Louisville may have made national headlines last fall with the NCAA’s investigation into its alleged hiring of prostitutes for basketball recruits—but it comes out of a milder, albeit potentially related tradition.
The Chronicle reported Dec. 2, 1988, on Duke’s “Blue Angels” program for recruits. Like many southern schools in college football, the Blue Devils would attract recruits on their visits by assigning them a female student to show them around.
Almost all the interactions between the females and the recruits were monitored, but it did not stop the speculation. In fact, many at Duke, including then- and current-dean of student life Sue Wasiolek, did not know such a program existed.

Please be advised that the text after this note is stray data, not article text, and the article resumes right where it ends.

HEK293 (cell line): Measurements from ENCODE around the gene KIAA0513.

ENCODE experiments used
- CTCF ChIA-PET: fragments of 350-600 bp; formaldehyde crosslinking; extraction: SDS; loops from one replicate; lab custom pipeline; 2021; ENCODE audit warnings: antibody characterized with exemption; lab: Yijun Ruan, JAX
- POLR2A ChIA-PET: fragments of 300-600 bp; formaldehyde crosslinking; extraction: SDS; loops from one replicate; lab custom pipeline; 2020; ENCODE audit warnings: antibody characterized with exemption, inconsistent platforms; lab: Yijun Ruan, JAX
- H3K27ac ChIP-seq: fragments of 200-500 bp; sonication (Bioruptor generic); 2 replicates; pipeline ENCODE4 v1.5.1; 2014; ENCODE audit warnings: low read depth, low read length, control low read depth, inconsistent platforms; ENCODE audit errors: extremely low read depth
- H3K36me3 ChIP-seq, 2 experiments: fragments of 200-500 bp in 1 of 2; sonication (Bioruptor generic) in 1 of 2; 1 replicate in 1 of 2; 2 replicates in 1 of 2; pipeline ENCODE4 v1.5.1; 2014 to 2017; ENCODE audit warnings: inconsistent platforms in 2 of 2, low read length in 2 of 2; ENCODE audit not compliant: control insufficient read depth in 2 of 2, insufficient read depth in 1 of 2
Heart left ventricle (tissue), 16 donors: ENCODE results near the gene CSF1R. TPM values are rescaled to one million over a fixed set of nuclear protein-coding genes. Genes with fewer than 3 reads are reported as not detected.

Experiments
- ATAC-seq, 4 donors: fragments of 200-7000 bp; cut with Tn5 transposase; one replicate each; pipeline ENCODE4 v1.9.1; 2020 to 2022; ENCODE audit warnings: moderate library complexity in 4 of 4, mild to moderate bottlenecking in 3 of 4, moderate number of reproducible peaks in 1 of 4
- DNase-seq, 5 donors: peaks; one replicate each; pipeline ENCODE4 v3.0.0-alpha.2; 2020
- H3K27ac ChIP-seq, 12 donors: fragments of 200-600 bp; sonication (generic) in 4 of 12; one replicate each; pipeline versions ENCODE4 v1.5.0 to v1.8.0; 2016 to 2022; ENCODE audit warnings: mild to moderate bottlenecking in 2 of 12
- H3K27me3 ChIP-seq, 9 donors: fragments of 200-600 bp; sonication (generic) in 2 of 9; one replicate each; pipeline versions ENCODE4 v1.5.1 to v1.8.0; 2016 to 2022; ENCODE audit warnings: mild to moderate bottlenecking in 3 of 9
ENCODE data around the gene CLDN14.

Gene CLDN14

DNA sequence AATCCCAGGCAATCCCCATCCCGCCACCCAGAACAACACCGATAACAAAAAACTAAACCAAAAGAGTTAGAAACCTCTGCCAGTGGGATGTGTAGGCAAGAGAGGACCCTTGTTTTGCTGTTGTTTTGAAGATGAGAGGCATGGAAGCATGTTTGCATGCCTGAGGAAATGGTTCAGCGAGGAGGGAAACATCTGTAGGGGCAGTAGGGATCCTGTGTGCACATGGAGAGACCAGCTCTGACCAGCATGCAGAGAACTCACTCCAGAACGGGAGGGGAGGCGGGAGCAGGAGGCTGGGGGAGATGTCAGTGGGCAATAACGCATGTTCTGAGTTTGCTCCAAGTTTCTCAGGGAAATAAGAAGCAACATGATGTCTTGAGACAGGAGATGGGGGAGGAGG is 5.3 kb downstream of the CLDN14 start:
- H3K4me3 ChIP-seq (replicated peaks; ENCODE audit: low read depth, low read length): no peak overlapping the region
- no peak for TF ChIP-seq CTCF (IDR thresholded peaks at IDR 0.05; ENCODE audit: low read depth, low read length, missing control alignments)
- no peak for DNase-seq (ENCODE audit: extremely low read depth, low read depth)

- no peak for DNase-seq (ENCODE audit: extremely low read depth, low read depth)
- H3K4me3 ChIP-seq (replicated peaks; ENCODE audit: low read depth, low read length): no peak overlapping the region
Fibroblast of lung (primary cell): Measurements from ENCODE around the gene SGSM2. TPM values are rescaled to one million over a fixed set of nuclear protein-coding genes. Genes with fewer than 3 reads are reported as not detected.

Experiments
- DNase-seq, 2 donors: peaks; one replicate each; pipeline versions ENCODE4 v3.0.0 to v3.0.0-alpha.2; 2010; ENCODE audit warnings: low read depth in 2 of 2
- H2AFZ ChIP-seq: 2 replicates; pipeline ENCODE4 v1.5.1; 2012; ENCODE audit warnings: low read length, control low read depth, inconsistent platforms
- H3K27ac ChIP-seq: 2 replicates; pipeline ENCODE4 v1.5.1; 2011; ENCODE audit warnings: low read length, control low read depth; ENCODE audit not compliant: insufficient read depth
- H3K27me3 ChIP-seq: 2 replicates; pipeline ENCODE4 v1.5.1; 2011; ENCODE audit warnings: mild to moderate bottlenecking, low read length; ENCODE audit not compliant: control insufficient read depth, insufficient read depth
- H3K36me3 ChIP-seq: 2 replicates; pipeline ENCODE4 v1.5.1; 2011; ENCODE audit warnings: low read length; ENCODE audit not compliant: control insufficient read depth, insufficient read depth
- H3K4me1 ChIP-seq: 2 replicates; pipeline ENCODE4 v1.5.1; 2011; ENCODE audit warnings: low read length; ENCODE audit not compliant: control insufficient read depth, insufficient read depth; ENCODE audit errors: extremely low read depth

"I would have to say, from the outside looking in, and not being very familiar with the program, that it does allow one to draw the conclusion that it it is a sexist organization and that it promotes sexist ideas,” Wasiolek said at the time.
“However, being unfamiliar with the program, I feel uncomfortable drawing those conclusions,” she added.
The program no longer exists.
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